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Out of everything that I had seen that night or ever would in my life, this being terrified me the most. It was like I had known on a primal level that it existed my entire life. This was Death, and I was nothing before it.

It didn’t make a move towards me. I couldn’t even be sure that it was paying attention to me. Why would it? A single mortal life wasn’t worth the attention of the end of all things.

Not sure what else to do, I continued towards my mother’s study. After every few steps I would look back over my shoulder, but the cosmic entity remained still. I reached the door and hurried inside.

The study was large, one of the largest rooms in the house. Bookcases lined the walls, and display cases containing rare items were scattered throughout. In the center of the room was a wide oak desk.

Sitting in a tall leather chair behind the desk was my mother. Her long hair was disheveled, and she looked older than I had ever seen her. She didn’t look up as I approached. Instead, her eyes remained locked on the object she was holding.

The Fatum Machina.

It was operating. There was a white glow coming from inside of the skull’s eye sockets, and I could hear the whirring of gears inside of the machinery. I could feel a pulsating pressure emanating from it.

My mother looked up at me and our eyes locked. It was in that moment that I understood that she had done this. It was her fault that my father and sister were dead. I also knew that, while she hadn’t wanted them to die, she also didn’t regret the decisions that she had made to bring us to this point.

The manifestation of Death entered the study behind me. I didn’t turn around to look. It wasn’t there for me.

It went around the desk and seemed to regard my mother closely. She hadn’t moved an inch, and she didn’t even flinch when it reached out and touched her on the forehead. She gasped but otherwise didn’t respond.

It could have ended her right there. There would have been no effort needed to snuff out a single candle when it was used to extinguishing entire stars. It chose not to, however. It simply tapped her lightly on the head.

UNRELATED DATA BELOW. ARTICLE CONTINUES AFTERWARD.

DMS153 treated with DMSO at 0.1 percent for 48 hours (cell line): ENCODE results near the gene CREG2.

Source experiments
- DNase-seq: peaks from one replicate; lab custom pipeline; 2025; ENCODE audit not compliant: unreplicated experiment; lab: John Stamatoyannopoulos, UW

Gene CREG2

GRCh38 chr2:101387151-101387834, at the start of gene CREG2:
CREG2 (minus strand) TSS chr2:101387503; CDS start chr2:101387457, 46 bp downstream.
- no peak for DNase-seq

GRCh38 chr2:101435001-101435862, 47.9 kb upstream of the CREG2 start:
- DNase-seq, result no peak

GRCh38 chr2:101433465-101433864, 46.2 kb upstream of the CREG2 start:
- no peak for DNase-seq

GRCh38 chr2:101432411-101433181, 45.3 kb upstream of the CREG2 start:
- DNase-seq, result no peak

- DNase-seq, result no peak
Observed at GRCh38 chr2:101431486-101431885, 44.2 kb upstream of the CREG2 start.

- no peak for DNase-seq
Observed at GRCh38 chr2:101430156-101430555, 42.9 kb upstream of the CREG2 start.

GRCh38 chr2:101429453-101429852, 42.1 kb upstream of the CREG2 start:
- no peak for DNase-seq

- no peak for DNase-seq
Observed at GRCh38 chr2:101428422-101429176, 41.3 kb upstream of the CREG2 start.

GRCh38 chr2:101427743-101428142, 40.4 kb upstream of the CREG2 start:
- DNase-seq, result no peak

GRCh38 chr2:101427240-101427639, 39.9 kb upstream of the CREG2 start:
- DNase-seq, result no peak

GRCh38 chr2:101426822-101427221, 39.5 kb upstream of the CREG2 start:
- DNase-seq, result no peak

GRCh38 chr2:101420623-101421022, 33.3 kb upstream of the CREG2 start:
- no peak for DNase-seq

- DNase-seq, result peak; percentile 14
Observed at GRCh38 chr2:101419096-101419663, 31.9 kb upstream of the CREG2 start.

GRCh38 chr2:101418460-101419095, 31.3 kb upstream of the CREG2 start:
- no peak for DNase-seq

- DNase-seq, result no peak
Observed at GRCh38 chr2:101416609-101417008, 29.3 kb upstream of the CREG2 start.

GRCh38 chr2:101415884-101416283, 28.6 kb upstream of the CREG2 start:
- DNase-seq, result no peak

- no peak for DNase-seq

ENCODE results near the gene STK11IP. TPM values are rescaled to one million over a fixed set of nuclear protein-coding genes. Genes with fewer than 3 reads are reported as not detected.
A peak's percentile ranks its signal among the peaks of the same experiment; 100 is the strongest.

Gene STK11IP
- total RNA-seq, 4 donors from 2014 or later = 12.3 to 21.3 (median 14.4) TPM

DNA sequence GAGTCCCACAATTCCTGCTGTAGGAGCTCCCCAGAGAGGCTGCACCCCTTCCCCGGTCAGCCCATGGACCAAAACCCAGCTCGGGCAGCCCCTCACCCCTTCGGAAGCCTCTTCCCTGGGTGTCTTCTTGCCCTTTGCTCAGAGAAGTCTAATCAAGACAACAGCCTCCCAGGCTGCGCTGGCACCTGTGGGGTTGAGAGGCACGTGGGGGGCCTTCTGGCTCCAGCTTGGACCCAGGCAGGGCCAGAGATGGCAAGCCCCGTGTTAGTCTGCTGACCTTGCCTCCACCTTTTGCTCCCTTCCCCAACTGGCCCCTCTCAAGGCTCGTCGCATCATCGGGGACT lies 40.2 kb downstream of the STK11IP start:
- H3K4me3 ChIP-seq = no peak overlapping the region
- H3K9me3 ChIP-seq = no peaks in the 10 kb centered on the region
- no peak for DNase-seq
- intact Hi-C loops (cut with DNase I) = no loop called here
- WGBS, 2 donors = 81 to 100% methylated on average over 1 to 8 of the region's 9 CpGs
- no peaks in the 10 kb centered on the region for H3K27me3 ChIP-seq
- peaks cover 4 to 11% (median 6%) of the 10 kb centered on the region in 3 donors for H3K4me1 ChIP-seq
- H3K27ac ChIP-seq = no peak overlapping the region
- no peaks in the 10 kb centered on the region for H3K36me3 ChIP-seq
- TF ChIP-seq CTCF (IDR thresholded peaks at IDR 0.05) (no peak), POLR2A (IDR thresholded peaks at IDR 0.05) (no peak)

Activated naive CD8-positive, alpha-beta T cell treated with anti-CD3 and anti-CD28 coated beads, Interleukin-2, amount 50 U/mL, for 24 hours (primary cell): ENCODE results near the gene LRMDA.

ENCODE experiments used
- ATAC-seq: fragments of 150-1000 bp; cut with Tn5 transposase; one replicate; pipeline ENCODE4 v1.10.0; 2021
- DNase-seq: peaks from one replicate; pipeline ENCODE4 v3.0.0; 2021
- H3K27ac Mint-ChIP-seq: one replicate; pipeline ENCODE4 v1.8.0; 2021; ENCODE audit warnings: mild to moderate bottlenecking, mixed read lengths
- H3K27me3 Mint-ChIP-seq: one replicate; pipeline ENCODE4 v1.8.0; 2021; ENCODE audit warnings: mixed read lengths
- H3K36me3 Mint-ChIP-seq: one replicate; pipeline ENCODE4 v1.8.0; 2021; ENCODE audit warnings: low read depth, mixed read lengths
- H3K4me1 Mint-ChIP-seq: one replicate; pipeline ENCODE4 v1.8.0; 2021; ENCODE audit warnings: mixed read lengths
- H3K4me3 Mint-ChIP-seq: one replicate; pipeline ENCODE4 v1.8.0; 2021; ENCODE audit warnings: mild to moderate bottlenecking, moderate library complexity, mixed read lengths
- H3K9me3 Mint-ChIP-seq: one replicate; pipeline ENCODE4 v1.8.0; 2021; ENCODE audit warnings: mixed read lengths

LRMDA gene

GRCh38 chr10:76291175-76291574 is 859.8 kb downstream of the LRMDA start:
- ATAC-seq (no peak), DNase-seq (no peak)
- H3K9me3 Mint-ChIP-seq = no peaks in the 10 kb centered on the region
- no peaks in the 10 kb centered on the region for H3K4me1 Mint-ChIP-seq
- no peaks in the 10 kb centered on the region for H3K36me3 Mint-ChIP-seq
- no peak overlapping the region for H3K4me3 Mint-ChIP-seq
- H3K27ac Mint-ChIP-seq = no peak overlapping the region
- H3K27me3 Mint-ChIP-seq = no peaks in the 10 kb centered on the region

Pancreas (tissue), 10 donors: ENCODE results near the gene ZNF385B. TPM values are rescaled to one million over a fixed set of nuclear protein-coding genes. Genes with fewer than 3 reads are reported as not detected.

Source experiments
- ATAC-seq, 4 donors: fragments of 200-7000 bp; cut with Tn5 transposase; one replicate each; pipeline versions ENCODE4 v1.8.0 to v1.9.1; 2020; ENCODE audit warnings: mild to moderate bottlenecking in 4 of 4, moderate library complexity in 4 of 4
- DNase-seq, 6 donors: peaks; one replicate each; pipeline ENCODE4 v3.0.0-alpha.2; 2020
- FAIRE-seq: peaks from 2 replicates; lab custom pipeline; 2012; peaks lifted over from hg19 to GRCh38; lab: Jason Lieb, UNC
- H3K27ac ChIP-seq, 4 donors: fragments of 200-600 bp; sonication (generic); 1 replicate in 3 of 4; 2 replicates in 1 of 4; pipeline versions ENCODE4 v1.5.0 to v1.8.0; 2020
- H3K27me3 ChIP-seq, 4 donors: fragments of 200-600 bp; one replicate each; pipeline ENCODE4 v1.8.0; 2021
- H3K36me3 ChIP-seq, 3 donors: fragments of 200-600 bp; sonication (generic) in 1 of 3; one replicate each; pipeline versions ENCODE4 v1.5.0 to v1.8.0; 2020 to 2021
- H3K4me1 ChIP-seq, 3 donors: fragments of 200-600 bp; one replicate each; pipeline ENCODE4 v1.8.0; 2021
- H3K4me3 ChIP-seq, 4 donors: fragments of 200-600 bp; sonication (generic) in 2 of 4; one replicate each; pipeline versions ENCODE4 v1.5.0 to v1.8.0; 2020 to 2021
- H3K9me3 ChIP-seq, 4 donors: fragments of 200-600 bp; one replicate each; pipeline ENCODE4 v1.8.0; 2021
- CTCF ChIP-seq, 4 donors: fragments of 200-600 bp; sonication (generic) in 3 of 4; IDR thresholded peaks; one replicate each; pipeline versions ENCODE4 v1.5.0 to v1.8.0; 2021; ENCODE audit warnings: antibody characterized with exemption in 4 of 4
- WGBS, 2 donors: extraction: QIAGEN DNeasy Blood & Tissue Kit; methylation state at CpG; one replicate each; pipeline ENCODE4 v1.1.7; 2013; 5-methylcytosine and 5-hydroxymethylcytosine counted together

With that done, it turned and flipped a lever on the Fatum Machina. The glow faded from the device’s eyes and the whirring of the machine stopped. The Death manifestation disappeared, and the world inside of the house returned to normal. The night of horrors was over, and all that was left for me was a lifetime of unforgotten trauma.

The bodies of my father and sister were never recovered. They disappeared along with everything else. They are still officially declared missing by the authorities. Most people believe that my father simply took my sister and left with her.

Until recently, my mother had been living in a mental hospital. Death’s touch hadn’t killed her, but the touch of such a being isn’t meant to be experienced by a human. It drove her mad. She spent the remainder of her days ranting and raving in a private room, locked away from the rest of the world. It was a strangely fitting fate given that she caused everything because she searched for something to set her apart from everyone else.

I haven’t been able to forget what happened. God knows that I’ve tried. No matter how many bottles of alcohol I drink or syringes of questionable drugs I inject into myself, the memories remain. I lost everything that mattered in a single night in the worst way imaginable. There’s nothing that can comfort someone when they’ve witnessed something like that.

A month ago, my mother died. It wasn’t peaceful. The doctors told me that she choked on her own tongue during one of her fits. I can’t pretend that I was upset about it.

Everything that she had and owned became mine. The house that’s fallen into a state of disrepair, the various properties that she had purchased over the years, stacks of boxes filled with trinkets and heirlooms… everything. Those boxes include a small black one containing an old skull with clockwork-like machinery attached to it.

So, that’s what you folks are bidding on this evening. The Fatum Machina, the key to unlocking universes beyond imagination and realms pulled straight from the depths of nightmares. I can’t say for sure which you’ll unlock, but I can tell you with absolute certainty that, one way or another, it will change your life. Just be prepared for the possibility that something may come through to you instead of you going to it.

I also have a second item available to the person who wins this item. Sealed inside of this envelope is the exact configuration that my mother used the night that she unknowingly sentenced my family to death. It is for sale to the auction winner for five million dollars.

I know that’s a steep price. I also know what you’re thinking to yourself right now. Given the staggeringly high number of possible configurations, it’s almost impossible that you’ll stumble across the same combination that my mother did. Why pay so much money when you can take such a microscopic risk instead?

That’s not the right question to be asking yourself, though. What you should be asking yourself instead is what you would give to keep Hell off your doorstep. Answer that question, and then we’ll talk.

Let’s get the auction started. I’m going to pass things back to Mr. Pembrook, your auctioneer this evening. Good luck to you all, and you can’t say that I didn’t warn you.

Credit: Tim Sprague